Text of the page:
I will try these things shortly. Must add that all of above is with knob turned all the way to hot. Never in middle. Turning to middle makes it colder then luke warm.

  7. #7
    Retired Defense Industry Engineer jadnashua's Avatar
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    I'm not talking about the one at the shower...ANY other faucet in the house could provide a short-circuit (cross-over) of the hot to the cold, and prevent you from getting hot to the shower. Now, it is also possible that the one at the shower could cause this symptom elsewhere if it was defective, but not directly affect that location.
    Jim DeBruycker
    Important note - I'm not a pro
    Retired Defense Industry Engineer; Schluter 2.5-day Workshop Completed 2013, 2014

  8. #8

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    Quote Originally Posted by jadnashua View Post
    I'm not talking about the one at the shower...ANY other faucet in the house could provide a short-circuit (cross-over) of the hot to the cold, and prevent you from getting hot to the shower. Now, it is also possible that the one at the shower could cause this symptom elsewhere if it was defective, but not directly affect that location.
    Ok. But I am getting hot water to the shower. just not when diverted to shower head.

  9. #9

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    After you have diverted the water to the showerhead and the water has cooled down, have you tried diverting it back to the spout? Does it get hotter again out of the spout? Have you actually tried to measure the water temp at both places? Also try this with no shower head. That will reduce the back pressure significantly.

  10. #10

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    Quote Originally Posted by Verdeboy View Post
    After you have diverted the water to the showerhead and the water has cooled down, have you tried diverting it back to the spout? Does it get hotter again out of the spout? Have you actually tried to measure the water temp at both places? Also try this with no shower head. That will reduce the back pressure significantly.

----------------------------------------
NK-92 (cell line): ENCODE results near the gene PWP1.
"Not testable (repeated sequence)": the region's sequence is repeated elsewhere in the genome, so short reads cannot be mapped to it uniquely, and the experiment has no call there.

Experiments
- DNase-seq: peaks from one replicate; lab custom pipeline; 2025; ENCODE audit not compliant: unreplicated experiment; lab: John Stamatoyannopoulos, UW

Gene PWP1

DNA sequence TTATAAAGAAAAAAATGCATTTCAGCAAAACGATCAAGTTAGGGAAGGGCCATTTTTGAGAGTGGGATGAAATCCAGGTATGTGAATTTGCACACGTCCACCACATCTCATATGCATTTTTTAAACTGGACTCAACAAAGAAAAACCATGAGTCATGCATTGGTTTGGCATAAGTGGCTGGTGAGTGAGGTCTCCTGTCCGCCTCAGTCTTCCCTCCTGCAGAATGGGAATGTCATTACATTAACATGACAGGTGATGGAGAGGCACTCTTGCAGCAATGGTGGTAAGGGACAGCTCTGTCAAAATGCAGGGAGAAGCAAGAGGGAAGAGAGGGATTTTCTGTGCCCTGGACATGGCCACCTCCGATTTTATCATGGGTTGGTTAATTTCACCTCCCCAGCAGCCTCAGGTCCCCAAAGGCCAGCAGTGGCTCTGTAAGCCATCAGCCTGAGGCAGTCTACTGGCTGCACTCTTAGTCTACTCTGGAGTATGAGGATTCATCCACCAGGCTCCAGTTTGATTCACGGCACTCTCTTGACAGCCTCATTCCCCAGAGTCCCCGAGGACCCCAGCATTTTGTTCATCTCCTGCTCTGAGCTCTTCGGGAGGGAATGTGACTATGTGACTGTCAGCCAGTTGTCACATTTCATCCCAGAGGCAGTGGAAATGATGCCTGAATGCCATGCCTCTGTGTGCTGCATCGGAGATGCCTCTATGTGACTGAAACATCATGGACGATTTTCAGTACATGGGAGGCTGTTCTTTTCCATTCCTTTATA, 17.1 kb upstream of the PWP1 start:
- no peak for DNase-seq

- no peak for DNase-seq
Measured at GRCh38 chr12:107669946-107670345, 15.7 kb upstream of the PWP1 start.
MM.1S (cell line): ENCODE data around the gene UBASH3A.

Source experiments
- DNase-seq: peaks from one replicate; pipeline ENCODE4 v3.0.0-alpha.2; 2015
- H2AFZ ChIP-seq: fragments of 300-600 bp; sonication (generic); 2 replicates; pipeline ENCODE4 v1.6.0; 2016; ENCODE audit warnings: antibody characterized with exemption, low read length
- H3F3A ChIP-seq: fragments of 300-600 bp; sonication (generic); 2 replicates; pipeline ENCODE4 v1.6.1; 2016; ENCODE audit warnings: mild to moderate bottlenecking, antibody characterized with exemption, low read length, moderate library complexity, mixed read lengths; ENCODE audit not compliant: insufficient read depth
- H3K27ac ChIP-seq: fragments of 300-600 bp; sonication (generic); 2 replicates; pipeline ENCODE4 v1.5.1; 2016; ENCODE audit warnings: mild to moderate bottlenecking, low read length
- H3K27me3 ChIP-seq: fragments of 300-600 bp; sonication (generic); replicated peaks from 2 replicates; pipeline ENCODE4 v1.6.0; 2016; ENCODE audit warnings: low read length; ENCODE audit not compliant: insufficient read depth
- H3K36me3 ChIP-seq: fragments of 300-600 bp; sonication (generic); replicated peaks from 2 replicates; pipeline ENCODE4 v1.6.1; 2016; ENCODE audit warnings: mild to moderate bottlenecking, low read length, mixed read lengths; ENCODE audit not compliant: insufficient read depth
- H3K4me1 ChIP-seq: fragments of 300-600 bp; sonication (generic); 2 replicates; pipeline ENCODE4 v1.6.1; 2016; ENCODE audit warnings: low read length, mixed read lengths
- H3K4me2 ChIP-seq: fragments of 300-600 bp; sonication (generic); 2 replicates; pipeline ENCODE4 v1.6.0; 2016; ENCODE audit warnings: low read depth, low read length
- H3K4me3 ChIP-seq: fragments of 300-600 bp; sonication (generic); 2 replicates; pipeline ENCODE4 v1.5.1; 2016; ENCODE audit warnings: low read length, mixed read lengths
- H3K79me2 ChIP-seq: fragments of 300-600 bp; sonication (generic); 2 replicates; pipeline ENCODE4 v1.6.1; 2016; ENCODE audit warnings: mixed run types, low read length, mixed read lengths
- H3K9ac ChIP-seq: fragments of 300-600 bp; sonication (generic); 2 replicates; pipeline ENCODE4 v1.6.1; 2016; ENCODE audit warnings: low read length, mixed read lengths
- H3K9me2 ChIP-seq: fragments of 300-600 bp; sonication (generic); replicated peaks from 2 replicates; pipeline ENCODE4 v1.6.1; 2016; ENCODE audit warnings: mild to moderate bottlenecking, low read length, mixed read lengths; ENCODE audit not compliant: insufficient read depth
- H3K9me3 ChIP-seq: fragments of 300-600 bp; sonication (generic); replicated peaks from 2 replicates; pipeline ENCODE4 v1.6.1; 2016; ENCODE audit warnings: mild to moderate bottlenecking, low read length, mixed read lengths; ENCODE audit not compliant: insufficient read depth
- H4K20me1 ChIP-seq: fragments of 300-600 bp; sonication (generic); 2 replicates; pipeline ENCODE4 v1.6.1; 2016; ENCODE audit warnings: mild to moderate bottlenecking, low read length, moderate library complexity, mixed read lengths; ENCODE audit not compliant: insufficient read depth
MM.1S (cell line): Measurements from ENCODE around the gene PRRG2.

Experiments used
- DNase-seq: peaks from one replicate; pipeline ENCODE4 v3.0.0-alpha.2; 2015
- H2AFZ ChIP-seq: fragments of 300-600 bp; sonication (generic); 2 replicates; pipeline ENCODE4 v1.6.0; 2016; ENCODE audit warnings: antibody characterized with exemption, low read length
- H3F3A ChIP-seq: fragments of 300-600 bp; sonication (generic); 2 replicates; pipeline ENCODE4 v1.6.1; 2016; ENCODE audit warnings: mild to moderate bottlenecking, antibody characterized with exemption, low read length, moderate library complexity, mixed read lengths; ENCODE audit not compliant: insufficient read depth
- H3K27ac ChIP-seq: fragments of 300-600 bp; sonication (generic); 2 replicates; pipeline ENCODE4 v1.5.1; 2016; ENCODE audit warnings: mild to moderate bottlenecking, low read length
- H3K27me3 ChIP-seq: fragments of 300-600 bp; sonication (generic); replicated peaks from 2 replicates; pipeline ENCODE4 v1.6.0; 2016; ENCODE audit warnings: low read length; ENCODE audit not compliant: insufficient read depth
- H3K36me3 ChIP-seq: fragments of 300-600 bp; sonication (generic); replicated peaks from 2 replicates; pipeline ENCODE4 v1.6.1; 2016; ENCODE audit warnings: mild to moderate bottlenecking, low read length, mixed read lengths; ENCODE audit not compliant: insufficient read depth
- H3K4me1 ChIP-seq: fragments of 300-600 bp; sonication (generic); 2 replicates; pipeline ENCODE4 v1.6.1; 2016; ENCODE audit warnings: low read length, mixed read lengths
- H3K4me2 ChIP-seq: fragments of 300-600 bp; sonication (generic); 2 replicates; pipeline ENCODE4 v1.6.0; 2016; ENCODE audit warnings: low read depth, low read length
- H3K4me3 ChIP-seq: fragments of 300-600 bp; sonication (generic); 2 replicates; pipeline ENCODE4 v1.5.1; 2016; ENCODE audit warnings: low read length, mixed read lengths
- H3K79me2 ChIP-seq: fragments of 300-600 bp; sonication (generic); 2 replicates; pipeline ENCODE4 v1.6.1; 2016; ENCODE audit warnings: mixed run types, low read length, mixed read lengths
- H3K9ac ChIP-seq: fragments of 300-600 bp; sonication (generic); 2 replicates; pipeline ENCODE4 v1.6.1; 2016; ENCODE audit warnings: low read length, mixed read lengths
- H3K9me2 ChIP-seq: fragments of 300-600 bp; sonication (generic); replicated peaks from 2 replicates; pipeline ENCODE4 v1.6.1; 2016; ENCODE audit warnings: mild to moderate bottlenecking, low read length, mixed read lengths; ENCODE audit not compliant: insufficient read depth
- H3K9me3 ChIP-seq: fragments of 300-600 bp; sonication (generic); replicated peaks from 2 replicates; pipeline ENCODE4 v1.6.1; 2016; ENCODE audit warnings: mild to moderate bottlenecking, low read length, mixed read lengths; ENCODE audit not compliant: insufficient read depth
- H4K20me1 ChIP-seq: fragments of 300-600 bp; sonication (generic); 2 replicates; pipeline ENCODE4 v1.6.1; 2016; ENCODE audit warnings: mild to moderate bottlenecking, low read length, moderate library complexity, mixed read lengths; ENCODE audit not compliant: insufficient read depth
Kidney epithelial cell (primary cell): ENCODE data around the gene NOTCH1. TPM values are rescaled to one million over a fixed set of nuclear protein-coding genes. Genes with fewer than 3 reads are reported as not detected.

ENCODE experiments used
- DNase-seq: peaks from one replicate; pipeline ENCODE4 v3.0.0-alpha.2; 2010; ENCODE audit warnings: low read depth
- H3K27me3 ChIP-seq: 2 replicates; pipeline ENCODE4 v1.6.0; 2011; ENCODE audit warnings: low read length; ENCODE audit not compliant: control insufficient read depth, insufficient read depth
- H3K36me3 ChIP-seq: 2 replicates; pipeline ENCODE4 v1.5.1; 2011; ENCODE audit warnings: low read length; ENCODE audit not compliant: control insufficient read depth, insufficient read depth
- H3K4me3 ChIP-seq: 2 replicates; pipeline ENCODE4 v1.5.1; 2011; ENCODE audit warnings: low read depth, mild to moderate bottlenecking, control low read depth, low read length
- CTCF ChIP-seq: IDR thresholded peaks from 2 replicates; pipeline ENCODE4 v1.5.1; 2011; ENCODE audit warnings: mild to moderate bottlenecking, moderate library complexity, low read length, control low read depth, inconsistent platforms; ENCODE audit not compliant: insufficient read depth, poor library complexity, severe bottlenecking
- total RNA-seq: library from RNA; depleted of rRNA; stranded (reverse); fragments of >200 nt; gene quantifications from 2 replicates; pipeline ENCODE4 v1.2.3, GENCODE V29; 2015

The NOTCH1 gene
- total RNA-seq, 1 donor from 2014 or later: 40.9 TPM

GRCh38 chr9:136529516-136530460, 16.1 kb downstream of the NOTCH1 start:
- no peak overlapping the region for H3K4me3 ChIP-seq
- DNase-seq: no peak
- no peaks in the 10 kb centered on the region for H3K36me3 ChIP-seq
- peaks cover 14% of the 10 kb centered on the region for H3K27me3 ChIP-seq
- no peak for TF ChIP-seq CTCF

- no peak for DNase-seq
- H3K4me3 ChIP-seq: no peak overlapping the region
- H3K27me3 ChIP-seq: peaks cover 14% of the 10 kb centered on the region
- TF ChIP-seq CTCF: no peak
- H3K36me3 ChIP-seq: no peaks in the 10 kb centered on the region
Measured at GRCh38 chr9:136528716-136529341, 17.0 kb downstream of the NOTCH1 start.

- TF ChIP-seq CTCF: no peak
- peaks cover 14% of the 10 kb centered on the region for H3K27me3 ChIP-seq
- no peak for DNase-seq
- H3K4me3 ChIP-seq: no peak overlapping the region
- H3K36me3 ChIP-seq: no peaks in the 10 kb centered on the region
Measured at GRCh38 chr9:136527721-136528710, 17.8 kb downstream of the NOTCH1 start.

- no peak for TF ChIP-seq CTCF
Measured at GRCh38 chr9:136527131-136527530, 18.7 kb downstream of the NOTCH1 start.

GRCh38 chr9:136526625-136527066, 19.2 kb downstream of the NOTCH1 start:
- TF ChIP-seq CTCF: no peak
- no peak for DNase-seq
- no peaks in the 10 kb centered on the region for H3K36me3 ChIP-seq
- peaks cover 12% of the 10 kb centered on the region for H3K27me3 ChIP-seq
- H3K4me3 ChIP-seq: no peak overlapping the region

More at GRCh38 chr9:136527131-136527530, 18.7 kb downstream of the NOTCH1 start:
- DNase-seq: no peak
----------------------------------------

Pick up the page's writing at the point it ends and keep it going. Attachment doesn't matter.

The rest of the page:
Actually I have done the first part. Water gets hot again when diverted back to spout. I have tried various shower heads> They have been both low flow and regular shower heads and work fine on other shower
    Last edited by mannerofspeakin; 05-14-2008 at 10:53 AM.

  11. #11
    Retired Defense Industry Engineer jadnashua's Avatar
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    I really think it is the increased backpressure is causing the hot to flow (or in this case not flow) because of a cross-over somewhere else in the plumbing system. Thus, the recommedation to shut off all places where it could cross-over. If that solves it, then turn them back on one at a time to determine which one (or ones) is causing the problem.
    Jim DeBruycker
    Important note - I'm not a pro
    Retired Defense Industry Engineer; Schluter 2.5-day Workshop Completed 2013, 2014

  12. #12

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    Tried the valve shut offs at all the various outlets. No change. Could a low flow aerated shower head by causing the problem ? Maybe causing back pressure or something.

  13. #13

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    Buy or borrow a spa thermometer and measure the temp at your tub spout and again after you divert it to the shower. Take off your shower head first.

    We had a similar thread as this once before, and it turned out that there really was no difference in the temp between the two.